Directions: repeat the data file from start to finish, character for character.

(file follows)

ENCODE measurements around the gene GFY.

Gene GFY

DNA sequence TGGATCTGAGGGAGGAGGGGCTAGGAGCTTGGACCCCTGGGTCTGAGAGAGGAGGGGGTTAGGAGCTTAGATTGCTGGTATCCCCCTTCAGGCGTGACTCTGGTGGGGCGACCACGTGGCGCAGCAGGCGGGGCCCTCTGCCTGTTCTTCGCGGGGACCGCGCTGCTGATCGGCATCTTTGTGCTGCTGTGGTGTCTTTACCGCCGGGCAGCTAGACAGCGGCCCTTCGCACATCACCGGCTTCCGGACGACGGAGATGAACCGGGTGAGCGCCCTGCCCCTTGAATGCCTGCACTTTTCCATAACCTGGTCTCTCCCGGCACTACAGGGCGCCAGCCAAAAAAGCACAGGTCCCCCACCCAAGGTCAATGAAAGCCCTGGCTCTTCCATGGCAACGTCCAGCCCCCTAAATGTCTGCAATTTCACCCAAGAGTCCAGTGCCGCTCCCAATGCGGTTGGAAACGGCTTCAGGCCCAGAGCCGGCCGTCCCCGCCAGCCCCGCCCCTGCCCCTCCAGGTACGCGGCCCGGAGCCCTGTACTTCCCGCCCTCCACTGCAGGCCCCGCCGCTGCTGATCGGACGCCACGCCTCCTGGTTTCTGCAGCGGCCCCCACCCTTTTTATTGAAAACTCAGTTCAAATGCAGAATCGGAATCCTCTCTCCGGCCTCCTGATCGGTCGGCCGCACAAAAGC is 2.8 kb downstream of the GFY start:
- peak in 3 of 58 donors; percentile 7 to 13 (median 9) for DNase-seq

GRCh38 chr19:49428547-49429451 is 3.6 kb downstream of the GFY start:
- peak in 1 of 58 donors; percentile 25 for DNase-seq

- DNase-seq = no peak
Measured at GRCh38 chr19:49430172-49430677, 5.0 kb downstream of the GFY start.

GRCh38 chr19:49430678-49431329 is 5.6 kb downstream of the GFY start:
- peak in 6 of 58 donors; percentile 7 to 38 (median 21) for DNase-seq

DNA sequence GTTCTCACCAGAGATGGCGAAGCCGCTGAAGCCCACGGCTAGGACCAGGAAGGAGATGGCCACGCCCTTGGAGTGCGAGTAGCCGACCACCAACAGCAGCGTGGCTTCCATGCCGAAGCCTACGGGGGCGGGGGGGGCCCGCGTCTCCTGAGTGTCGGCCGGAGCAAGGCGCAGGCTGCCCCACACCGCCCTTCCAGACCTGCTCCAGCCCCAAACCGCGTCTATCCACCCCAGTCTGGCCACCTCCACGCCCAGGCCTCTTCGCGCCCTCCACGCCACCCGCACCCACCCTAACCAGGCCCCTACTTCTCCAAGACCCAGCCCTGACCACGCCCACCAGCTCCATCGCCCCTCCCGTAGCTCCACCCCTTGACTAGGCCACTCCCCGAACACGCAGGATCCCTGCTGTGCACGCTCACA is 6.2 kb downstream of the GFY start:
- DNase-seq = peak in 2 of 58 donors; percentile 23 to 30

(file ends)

ENCODE measurements around the gene GFY.

Gene GFY

DNA sequence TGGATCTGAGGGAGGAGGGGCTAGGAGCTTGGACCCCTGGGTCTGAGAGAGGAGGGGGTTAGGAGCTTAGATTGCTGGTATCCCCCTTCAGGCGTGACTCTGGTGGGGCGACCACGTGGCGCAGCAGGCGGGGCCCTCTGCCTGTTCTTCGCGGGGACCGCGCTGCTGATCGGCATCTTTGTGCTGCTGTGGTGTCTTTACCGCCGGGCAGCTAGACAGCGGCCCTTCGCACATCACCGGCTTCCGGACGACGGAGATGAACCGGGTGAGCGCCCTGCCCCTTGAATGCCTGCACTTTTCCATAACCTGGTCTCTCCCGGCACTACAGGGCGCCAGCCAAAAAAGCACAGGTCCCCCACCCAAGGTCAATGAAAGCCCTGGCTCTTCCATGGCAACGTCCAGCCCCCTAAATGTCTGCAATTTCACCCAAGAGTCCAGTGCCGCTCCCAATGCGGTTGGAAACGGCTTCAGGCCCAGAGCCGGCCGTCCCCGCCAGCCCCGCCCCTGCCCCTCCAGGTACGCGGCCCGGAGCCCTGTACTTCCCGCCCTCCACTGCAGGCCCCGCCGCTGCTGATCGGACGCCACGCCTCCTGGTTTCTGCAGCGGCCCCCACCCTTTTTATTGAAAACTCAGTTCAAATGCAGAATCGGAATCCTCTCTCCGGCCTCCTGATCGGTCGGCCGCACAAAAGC is 2.8 kb downstream of the GFY start:
- peak in 3 of 58 donors; percentile 7 to 13 (median 9) for DNase-seq

GRCh38 chr19:49428547-49429451 is 3.6 kb downstream of the GFY start:
- peak in 1 of 58 donors; percentile 25 for DNase-seq

- DNase-seq = no peak
Measured at GRCh38 chr19:49430172-49430677, 5.0 kb downstream of the GFY start.

GRCh38 chr19:49430678-49431329 is 5.6 kb downstream of the GFY start:
- peak in 6 of 58 donors; percentile 7 to 38 (median 21) for DNase-seq

DNA sequence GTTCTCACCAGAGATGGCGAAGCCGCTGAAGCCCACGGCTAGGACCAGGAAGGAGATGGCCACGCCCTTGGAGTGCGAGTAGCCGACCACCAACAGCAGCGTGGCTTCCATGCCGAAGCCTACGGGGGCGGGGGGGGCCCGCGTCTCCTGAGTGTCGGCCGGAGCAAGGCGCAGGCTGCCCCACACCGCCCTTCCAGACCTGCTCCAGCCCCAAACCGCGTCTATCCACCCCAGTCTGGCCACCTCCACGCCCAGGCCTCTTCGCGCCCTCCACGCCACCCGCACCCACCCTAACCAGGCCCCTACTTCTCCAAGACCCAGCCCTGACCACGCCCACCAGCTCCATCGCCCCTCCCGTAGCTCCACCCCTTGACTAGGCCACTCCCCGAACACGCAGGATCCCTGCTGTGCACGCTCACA is 6.2 kb downstream of the GFY start:
- DNase-seq = peak in 2 of 58 donors; percentile 23 to 30